The California Health Care Foundation is dedicated to advancing meaningful, measurable improvements in the way the health care delivery system provides care to the people of California, particularly those with low incomes and those whose needs are not well served by the status quo. We work to ensure that people have access to the care they need, when they need it, at a price they can afford.
At the California Health Care Foundation, we know that health care is a basic necessity. We work hard to improve California’s health care system, so it works for all Californians.
Because low-income Californians experience the biggest health burden and face the greatest barriers to care, our priority is to make sure they can get the care they need.
We are especially focused on strengthening Medi-Cal — the cornerstone of California’s safety net. We are also committed to finding better ways to meet the health care needs of the millions of people who remain uninsured in our state. And we are working to better integrate care for Californians who experience mental illness, drug or alcohol addiction, or other complex health conditions.
We organize our work around three main goals:
Goal 1. Improving Access to Coverage and Care
We advance statewide policies and practices that ensure all low-income Californians can get the care they need when they need it. We support efforts to expand access to affordable coverage and to strengthen the Medi-Cal program. We are also helping to foster delivery system transformation and workforce solutions that increase the capacity of safety-net organizations to provide timely, high-quality, and patient-centered care.
Goal 2. Promoting High-Value Care
We improve the health of low-income Californians by reducing their chances of receiving unwanted, ineffective, and unnecessary care. We focus on issues based on their broad population impact or high cost to the system as a whole. Currently, we are working to improve quality and cost in the following areas: care for people with complex needs, including mental illness and substance use disorder; maternity care; and care for people with serious illness or at the end of life.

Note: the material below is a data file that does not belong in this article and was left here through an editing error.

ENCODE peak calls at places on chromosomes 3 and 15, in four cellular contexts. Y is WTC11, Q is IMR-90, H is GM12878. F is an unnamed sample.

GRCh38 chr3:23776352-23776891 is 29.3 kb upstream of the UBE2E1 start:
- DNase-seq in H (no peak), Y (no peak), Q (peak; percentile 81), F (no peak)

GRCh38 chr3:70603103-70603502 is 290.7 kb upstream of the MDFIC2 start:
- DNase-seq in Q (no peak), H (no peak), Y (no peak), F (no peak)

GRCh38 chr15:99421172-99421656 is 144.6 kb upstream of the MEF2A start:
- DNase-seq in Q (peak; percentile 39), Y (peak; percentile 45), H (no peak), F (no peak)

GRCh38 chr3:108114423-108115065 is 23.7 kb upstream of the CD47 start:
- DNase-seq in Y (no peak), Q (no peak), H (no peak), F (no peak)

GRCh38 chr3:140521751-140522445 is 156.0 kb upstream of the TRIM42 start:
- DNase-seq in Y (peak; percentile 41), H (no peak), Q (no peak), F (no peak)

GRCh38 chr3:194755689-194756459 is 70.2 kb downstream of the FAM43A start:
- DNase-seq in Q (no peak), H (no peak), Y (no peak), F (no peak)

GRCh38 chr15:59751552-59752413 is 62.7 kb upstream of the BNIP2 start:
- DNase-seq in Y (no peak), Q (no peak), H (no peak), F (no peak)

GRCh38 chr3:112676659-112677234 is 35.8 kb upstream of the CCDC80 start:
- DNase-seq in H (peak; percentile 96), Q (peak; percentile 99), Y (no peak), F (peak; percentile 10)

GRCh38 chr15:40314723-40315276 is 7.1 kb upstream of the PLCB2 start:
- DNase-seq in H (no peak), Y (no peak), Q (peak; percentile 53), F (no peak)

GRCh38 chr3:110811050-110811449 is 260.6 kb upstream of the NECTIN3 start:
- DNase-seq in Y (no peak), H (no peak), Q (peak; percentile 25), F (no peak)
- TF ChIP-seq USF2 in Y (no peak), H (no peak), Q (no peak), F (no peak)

Goal 3. Laying the Foundation
We invest in people, knowledge, and networks that help to make meaningful change possible in California’s health care system.
- Market Analysis and Insight: We provide research and analysis so decisionmakers have a market-wide view of California’s complex health care ecosystem.
- High-Quality Health Journalism: We support health journalism so that Californians have access to timely, relevant information about the most pressing health care issues.
- Building Leadership: We help to develop the leadership and skills of California’s health care professionals, state policy partners, and safety-net organizations to meet the challenges of today and tomorrow.
- Bridging the Innovation Gap: We support information, networks, and communications platforms that enable safety-net organizations and entrepreneurs to work together to improve the delivery system.
Learn more about our goals and focus areas.
To achieve its mission and goals, CHCF needs to be able to influence how health care for low-income Californians is financed, regulated, and delivered. The assets we deploy to achieve these goals are money, time, expertise, and influence.
To leverage those assets for significant and measurable systems-level change, we use five key capabilities:
- Grantmaking: We fund initiatives in areas where health care improvement is needed most.
- Program-related investing: We invest in innovative companies to solve market problems in the safety net.
- Research: We create a data and policy analysis agenda that helps decisionmakers make informed choices.
- Engagement: We use our voice and relationships to address health care problems and find solutions.
- Convening: We bring stakeholders together to find solutions, spread knowledge, and create the impetus for change.
Fast Facts About CHCF
Purpose: Nonprofit independent philanthropy
Focus: Grantmaking to improve California’s health care system
Offices: Oakland and Sacramento
Assets: $808 million (3/31/2018)
Grants awarded: $26 million (fiscal year ended 3/31/2018)